I’m really sorry about that. And anybody who supported the Mubarak regime is now the object of dislike the Egyptian people. So, if you think that the Mubarak regime was the solution to Israel’s problems or to America’s problems – you have a problem now, partly caused by your own solutions in the past. I don’t see any reason why that should not be as obvious as the sun.
And I don’t think the solution is more authoritarianism or another general. That will cause much worse problems, because the genie has been let out of the bottle. The people know their power in these countries. That doesn’t mean that they can’t be divided, or there can’t be outside intervention – but I’m more concerned now by intervention from within the region, by which I don’t mean Israel or Iran, but the Gulf countries. These are a lot harder to deal with. The United States is easy, Israel is easy, even Iran or Turkey, they’re all outsiders. This is coming from within the Arab system, I find that disturbing.
Q. Do you think Israelis need to be concerned about their peace treaty with Egypt?
A. No. Not as long as the Muslim Brotherhood is the dominant force in Egypt. Not at all. These are very serious, pragmatic characters, who, first and foremost will not endanger a certain modus vivendi with the military. And secondly they understand that they will lose power if they push that red line, and they want to hold on to power. I don’t think that that is a serious concern.
I would argue though that Israel had better get used to having a different relationship with the region. It’s not going to be able to impose itself, as it has in the past, on Egypt for example. Israel cannot determine what happens in Gaza the way it has since 1967, with every major decision being made by Israel, with the exception of certain things like the tunnels that they could never close. Those days are going to end. I would suggest that the whole attitude towards Iran has got to change, which means layers of hysteria, and lies and exaggeration and propaganda and so forth are going to have to be peeled back.
IRAN: “Ahmadinejad is a technician who has no real role in security or foreign policy”
Q. But you know that even the most peace- loving Israeli is certain that Iran is seeking a nuclear bomb and that if it attains it, it will irrevocably change Israel’s strategic position for the worse.
A. Iran has already changed Israel’s position, as has Egypt, as has Turkey. You can hold up your hands and try to stop the sun. Unless Iran is destroyed, which would be a catastrophe for everybody. The likelihood is that Iran is going to be a factor that’s going to have to be dealt with differently.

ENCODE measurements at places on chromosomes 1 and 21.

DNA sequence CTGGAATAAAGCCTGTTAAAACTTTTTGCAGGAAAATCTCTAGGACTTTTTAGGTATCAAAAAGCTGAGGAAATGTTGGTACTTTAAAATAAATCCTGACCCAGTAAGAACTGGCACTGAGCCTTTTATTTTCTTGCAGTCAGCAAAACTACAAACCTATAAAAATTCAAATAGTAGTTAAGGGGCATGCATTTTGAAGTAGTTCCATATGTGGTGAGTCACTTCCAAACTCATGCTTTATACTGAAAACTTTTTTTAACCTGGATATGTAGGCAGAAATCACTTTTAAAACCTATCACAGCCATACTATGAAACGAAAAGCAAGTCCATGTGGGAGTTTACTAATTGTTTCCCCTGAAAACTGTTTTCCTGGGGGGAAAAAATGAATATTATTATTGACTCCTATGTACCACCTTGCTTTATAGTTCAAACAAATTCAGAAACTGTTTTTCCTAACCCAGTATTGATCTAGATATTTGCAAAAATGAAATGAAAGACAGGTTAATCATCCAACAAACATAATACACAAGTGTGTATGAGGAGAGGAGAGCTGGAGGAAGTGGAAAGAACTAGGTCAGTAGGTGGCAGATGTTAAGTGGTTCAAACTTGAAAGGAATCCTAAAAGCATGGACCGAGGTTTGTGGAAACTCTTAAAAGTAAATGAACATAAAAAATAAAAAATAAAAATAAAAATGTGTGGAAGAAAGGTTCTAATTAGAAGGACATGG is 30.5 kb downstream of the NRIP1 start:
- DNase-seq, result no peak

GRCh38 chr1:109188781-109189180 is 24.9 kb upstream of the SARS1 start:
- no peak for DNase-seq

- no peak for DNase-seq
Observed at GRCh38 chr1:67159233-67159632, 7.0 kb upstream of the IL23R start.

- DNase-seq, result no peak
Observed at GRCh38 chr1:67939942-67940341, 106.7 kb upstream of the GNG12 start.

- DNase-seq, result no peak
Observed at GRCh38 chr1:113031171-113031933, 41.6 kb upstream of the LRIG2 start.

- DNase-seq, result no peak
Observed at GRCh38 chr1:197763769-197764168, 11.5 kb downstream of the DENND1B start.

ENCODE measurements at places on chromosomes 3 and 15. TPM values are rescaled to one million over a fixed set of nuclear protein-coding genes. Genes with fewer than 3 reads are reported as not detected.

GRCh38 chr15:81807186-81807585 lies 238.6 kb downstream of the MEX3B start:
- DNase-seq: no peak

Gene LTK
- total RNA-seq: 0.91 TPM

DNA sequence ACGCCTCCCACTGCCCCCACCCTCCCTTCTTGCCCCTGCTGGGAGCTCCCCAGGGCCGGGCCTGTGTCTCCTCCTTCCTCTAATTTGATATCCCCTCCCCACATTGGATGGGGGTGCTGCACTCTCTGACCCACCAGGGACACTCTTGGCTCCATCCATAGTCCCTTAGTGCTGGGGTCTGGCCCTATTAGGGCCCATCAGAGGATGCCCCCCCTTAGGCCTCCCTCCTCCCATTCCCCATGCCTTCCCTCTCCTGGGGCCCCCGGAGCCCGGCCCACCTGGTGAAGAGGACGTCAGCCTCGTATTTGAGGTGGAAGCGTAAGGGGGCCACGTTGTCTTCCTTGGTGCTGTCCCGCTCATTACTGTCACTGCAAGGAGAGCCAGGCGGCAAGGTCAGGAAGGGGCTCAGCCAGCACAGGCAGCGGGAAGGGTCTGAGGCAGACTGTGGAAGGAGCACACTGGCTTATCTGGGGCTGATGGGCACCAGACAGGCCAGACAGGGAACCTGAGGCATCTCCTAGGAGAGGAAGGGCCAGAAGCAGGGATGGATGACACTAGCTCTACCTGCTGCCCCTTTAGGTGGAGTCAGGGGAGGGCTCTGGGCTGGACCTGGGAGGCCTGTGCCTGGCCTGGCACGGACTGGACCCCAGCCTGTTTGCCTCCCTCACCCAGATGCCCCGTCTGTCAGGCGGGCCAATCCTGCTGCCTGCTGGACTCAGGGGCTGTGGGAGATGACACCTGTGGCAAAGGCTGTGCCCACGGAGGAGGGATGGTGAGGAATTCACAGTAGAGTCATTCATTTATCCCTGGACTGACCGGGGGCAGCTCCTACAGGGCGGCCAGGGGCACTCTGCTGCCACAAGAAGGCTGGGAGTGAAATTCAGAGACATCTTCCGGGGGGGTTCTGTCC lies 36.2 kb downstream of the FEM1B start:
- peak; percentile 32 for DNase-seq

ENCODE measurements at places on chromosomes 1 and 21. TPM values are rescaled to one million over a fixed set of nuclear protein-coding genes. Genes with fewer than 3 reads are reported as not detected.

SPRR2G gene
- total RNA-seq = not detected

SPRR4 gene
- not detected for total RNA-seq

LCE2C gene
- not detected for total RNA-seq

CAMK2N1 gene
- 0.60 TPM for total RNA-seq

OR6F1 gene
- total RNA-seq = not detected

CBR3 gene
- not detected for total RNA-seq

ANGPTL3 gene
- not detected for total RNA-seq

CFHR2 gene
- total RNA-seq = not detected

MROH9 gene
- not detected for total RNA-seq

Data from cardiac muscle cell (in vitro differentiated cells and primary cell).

Q. And you don’t think that the nuclear issue is a sort of red line?
A. Why don’t we make Israel’s enormous nuclear arsenal an issue…
Q. I don’t want to get into an ideological argument, but the reason is that we don’t have a leader who is threatening to annihilate another country, for example. They do.
A. You have a defense minister who spoke in your newspaper about attacking Iran.
Q. There’s a big difference. He’s not threatening to wipe Iran off the map.
A. The difference is that Israel can actually do what it’s threatening to do. Iran has no hope in the foreseeable future of carrying out any threats. I would suggest that a little more careful look be taken into what Iran is up to. A politician makes a speech – who is he talking to? Are they really talking to Israel, or to the Arab world, or are they talking to some domestic political struggle?
People talk about Ahmadinejad – Ahmadinejad is a technician who has no real role in security or foreign policy or where the military is concerned. You try to convince Americans of that – as far as they are concerned he’s Hitler’s little brother. But he’s not important in these decisions. He may talk, he’s an important part of the Iranian political scene, he represents important forces and what he says is entirely a function of his struggles with others in Iran – but it has nothing to do with his understanding of the world or what he can actually do. If Khamenei was saying some of these things, that would have more significance, but even then I would want someone who understands where these people are coming from to translate them and not these rubbish, garbled translations that we often get. 
This is not a parliamentary regime and the elected president has so much less power in the system established under Khomeini. I sometimes wonder: Israel has all these great Iran specialists why don’t they elucidate for Israeli public opinion how unimportant statements by Ahmadinejad are, in terms of actual foreign policy and security and nuclear weapons? 
Q. So you think that Israel is exaggerating the danger from a nuclear Iran?
A. I would only accuse those who actually know well enough, who know what the Iranians are actually saying, who understand the internal Iranian political balance and who understand the very limited capabilities that Iran has to project power. Where they are in terms of missile development, where they are in terms of weapons development, where they are in terms of nuclear development. Anyone who knows these things and is saying some of the things that Israeli leaders are saying – the Americans are much more careful, and I’m not talking about the politicians who get on their hind legs in Congress, and who, to be fair to them, are completely ignorant, they don’t know anything, they are told things by their aides but they don’t know anything, they’re innocent – no I’m talking about people within the intelligence community, within academia, within government, in the US and Israel who know these things, and some of these people who are saying the things they’re saying about Iran are really acting irresponsibly.